’Tis the weakness in strength, that I cry for! my flesh, that I seek
In the Godhead! I seek and I find it. O Saul it shall be
A face like my face that receives thee; a Man like to me,
Thou shalt love and be loved by, forever: a Hand like this hand
Shall throw open the gates of the new life to thee! See the Christ stand!

Thirty and seven great and mighty men whom David had are named on the roll of honor, with some of the enemies whom they conquered. The last, though not least, is Uriah the Hittite.

24. Is it possible in thus reviewing the exploits of the past to eliminate all thought of self-merit? It is human to say in the heart, "My power and the might of mine hand hath gotten me this wealth. But thou shalt remember the Lord thy God; for it is he that giveth thee power to get wealth" (Deuteronomy 8:17, 18). For this reason the law provided that when the census was taken every man should give a ransom for his soul unto the Lord, that there be no plague among the people. The offering of a half shekel to the Lord is the token of an acknowledgment that his is the power to think right, and to do right (Exodus 30:12). This offering was omitted on the occasion when the people were numbered. Joab objected, but David would have his own way. And so the plague followed. As fire burns, so self-praise plagues the heart. The more we demand of others, the greater the suffering brought upon ourselves, and others too. Fortunately, David’s repentance reflects our consciousness of the sin of taking credit for any good we may accomplish in this world. At best "we are unprofitable servants; we have done that which was our duty to do" (Luke 17:10). Reason furnishes ample proof. The plague stopped at the threshing floor of Araunah, the Jebusite. David bought the threshing floor and the oxen which he offered on an altar built unto the Lord. And that was on Mount Moriah, the very spot on which Solomon would straightway erect the temple, and hard by the spot where the "Lamb of God that taketh away the sin of the world" (John 1:29) "gave up his life for his friends" (John 15:13).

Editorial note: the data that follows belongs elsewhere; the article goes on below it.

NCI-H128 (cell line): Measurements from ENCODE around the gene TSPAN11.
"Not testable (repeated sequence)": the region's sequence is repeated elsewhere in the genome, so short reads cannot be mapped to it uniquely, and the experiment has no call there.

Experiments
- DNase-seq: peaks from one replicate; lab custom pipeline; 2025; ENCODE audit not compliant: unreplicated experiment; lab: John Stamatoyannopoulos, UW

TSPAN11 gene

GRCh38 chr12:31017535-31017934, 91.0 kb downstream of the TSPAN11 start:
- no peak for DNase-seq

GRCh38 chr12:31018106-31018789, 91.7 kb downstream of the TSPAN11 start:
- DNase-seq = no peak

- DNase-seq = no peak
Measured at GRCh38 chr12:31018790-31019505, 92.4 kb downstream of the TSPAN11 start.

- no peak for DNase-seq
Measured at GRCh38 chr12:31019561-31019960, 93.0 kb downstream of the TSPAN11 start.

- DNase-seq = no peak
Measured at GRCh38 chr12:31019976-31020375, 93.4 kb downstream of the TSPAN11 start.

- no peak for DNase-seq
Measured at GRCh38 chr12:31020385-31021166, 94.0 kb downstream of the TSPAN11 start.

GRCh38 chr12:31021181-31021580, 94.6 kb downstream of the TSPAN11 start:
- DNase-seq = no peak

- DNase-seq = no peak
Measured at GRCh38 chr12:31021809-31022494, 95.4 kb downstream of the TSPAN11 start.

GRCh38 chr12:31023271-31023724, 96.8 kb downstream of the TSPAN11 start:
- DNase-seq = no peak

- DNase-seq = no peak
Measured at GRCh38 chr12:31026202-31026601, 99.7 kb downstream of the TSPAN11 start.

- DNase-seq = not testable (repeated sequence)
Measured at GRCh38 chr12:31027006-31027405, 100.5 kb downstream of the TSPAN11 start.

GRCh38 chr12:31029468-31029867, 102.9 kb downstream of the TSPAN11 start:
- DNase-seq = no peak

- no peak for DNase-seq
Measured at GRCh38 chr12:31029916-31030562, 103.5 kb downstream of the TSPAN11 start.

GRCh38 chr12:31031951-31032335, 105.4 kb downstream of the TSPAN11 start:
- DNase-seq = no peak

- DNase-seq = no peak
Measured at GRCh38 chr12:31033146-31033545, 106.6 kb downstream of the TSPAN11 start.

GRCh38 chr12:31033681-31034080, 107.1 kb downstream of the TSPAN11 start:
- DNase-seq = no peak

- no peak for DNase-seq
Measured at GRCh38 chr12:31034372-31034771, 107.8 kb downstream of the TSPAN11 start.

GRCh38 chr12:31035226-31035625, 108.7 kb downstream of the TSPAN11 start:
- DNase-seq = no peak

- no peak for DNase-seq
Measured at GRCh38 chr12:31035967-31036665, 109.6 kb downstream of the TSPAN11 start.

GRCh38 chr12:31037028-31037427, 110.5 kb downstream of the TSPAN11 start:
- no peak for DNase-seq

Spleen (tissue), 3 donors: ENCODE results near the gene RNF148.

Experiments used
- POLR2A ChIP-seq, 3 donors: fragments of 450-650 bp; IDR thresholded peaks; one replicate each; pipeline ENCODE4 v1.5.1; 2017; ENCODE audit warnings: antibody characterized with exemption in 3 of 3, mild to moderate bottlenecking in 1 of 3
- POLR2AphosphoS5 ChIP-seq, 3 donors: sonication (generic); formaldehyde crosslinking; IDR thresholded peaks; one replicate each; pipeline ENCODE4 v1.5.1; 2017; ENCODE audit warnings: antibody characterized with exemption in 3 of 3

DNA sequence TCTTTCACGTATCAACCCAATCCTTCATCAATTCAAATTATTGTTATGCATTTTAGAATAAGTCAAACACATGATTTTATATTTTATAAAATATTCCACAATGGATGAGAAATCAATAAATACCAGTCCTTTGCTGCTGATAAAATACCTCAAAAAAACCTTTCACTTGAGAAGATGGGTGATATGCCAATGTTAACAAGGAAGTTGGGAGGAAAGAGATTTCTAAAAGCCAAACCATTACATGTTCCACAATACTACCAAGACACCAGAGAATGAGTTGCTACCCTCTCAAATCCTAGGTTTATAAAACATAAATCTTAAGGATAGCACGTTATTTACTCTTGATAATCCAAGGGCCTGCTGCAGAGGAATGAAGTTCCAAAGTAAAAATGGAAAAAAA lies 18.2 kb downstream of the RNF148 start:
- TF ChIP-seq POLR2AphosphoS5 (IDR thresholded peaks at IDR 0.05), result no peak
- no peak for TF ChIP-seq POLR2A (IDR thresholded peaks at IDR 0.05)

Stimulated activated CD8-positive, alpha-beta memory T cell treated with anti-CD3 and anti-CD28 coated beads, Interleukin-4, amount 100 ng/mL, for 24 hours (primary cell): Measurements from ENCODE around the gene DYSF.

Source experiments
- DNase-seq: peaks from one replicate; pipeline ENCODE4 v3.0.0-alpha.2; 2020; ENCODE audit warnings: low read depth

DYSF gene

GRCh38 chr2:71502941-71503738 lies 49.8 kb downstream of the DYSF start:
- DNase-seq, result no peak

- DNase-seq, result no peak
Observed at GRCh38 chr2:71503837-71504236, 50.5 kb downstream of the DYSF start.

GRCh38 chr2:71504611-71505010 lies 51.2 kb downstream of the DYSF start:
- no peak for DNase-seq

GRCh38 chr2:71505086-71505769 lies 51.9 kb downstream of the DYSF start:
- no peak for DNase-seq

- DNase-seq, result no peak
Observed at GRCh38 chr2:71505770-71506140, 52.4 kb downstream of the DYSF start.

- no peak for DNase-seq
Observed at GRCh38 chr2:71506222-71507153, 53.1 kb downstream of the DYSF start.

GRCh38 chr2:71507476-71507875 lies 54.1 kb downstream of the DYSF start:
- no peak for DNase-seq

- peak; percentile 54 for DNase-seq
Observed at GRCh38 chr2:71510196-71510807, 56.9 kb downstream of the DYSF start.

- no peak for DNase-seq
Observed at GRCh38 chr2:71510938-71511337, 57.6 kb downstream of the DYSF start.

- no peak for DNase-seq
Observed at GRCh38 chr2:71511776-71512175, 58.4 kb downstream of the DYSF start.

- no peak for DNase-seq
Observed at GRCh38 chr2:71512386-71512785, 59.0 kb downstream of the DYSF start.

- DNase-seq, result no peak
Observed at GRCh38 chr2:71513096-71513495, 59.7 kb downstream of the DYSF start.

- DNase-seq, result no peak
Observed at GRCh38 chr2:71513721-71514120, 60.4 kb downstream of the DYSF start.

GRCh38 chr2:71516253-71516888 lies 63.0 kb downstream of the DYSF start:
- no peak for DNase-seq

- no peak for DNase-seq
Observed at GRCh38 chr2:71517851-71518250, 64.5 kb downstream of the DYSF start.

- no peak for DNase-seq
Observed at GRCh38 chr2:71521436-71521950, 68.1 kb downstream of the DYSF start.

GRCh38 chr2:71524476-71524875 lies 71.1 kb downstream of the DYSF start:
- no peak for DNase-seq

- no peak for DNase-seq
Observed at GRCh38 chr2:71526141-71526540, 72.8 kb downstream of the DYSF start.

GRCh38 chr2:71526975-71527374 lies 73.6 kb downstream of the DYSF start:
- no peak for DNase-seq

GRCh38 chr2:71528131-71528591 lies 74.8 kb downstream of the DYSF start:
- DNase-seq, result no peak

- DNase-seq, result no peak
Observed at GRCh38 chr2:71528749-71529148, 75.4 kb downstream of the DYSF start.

I Kings

The Higher Law

Chapter 1. "Now king David was old and stricken in years; and they covered him with clothes, but he gat no heat." The evening and the morning mark the time of day. The close of David’s life and the beginning of Solomon’s reign feature a memorable day in the soul’s history. The grip of the cold hand of death on David does not intimate indifference to the law of love due to the outgrowth of self-merit. David’s comforter was Abishag, of the tribe of Issachar (meaning "hire, recompense"). But "the king knew her not." The love of the neighbor and the love of approbation are not complementary. Self-merit bears a very close relationship to family pride. Therefore, David tacitly approved Adonijah’s self-exaltation in having himself proclaimed king in his stead. Nathan, the prophet, however, counseled Bathsheba to remind David of his oath that Solomon should be his successor. Nathan seconded her petition, and David was persuaded to fulfill his vow. Therefore Solomon was anointed and proclaimed king. The picture discloses the manner in which the principle, long upheld in theory, as the highest possible for man to live by, is at last enshrined in the heart to fashion character in keeping with "the Lamb’s book of life" (Revelation 20:15). The higher law of loving others more than ourselves is enthroned within, despite the insidious appeal of self-interest, through confirmation from the spirit of childhood within (Bathsheba), the Word of God (Nathan), the experience of the Lord’s saving grace (Zadok), and the testimony of the lives of the best of men (Benaiah, and the Cherethites and Pelethites, the body guard of both David and Solomon).

For life, with all it yields of joy and woe,
And hope, and fear. . . .
Is just our chance o’ the prize of learning love,
How love might be, hath been indeed, and is;
And that we hold thenceforth to the uttermost
Such prize despite the envy of the world,
And, having gained truth, keep truth: that is all.

– Browning, "A Death in the Desert"